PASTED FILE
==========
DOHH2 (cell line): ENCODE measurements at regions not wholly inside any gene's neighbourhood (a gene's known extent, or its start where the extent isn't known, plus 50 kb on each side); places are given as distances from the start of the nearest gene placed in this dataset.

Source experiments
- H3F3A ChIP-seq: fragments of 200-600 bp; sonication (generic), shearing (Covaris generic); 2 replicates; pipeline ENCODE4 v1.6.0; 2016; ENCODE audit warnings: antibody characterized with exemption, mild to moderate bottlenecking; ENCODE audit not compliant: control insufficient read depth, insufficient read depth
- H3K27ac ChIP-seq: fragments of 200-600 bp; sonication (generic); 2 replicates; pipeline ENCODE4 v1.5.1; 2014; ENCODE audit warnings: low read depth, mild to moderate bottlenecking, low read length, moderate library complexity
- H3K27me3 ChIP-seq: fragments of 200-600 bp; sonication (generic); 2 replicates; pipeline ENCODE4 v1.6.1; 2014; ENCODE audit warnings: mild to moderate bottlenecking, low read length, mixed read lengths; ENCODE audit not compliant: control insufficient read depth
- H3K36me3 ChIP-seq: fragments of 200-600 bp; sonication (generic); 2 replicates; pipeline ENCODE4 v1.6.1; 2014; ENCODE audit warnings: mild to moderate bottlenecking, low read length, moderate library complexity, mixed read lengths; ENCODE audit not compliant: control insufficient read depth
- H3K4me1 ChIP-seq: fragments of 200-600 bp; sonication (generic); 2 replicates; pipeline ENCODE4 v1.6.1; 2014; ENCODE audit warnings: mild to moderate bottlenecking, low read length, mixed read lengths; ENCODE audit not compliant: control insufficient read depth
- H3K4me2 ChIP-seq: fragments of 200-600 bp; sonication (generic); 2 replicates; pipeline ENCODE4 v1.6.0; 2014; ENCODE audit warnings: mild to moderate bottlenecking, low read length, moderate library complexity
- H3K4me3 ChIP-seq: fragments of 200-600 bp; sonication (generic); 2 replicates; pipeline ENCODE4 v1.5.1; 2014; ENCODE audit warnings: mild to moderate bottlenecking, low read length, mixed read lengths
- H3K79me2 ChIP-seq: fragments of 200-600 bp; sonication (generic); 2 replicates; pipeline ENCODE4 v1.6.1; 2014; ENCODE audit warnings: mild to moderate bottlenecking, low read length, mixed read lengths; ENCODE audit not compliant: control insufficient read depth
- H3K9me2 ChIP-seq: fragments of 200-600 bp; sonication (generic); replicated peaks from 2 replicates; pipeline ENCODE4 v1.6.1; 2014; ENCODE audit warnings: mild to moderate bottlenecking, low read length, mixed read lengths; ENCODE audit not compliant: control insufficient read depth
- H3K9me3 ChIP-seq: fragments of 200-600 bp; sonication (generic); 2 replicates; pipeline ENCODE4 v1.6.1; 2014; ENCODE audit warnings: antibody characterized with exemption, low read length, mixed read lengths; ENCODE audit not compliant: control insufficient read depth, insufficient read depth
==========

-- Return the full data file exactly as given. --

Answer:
DOHH2 (cell line): ENCODE measurements at regions not wholly inside any gene's neighbourhood (a gene's known extent, or its start where the extent isn't known, plus 50 kb on each side); places are given as distances from the start of the nearest gene placed in this dataset.

Source experiments
- H3F3A ChIP-seq: fragments of 200-600 bp; sonication (generic), shearing (Covaris generic); 2 replicates; pipeline ENCODE4 v1.6.0; 2016; ENCODE audit warnings: antibody characterized with exemption, mild to moderate bottlenecking; ENCODE audit not compliant: control insufficient read depth, insufficient read depth
- H3K27ac ChIP-seq: fragments of 200-600 bp; sonication (generic); 2 replicates; pipeline ENCODE4 v1.5.1; 2014; ENCODE audit warnings: low read depth, mild to moderate bottlenecking, low read length, moderate library complexity
- H3K27me3 ChIP-seq: fragments of 200-600 bp; sonication (generic); 2 replicates; pipeline ENCODE4 v1.6.1; 2014; ENCODE audit warnings: mild to moderate bottlenecking, low read length, mixed read lengths; ENCODE audit not compliant: control insufficient read depth
- H3K36me3 ChIP-seq: fragments of 200-600 bp; sonication (generic); 2 replicates; pipeline ENCODE4 v1.6.1; 2014; ENCODE audit warnings: mild to moderate bottlenecking, low read length, moderate library complexity, mixed read lengths; ENCODE audit not compliant: control insufficient read depth
- H3K4me1 ChIP-seq: fragments of 200-600 bp; sonication (generic); 2 replicates; pipeline ENCODE4 v1.6.1; 2014; ENCODE audit warnings: mild to moderate bottlenecking, low read length, mixed read lengths; ENCODE audit not compliant: control insufficient read depth
- H3K4me2 ChIP-seq: fragments of 200-600 bp; sonication (generic); 2 replicates; pipeline ENCODE4 v1.6.0; 2014; ENCODE audit warnings: mild to moderate bottlenecking, low read length, moderate library complexity
- H3K4me3 ChIP-seq: fragments of 200-600 bp; sonication (generic); 2 replicates; pipeline ENCODE4 v1.5.1; 2014; ENCODE audit warnings: mild to moderate bottlenecking, low read length, mixed read lengths
- H3K79me2 ChIP-seq: fragments of 200-600 bp; sonication (generic); 2 replicates; pipeline ENCODE4 v1.6.1; 2014; ENCODE audit warnings: mild to moderate bottlenecking, low read length, mixed read lengths; ENCODE audit not compliant: control insufficient read depth
- H3K9me2 ChIP-seq: fragments of 200-600 bp; sonication (generic); replicated peaks from 2 replicates; pipeline ENCODE4 v1.6.1; 2014; ENCODE audit warnings: mild to moderate bottlenecking, low read length, mixed read lengths; ENCODE audit not compliant: control insufficient read depth
- H3K9me3 ChIP-seq: fragments of 200-600 bp; sonication (generic); 2 replicates; pipeline ENCODE4 v1.6.1; 2014; ENCODE audit warnings: antibody characterized with exemption, low read length, mixed read lengths; ENCODE audit not compliant: control insufficient read depth, insufficient read depth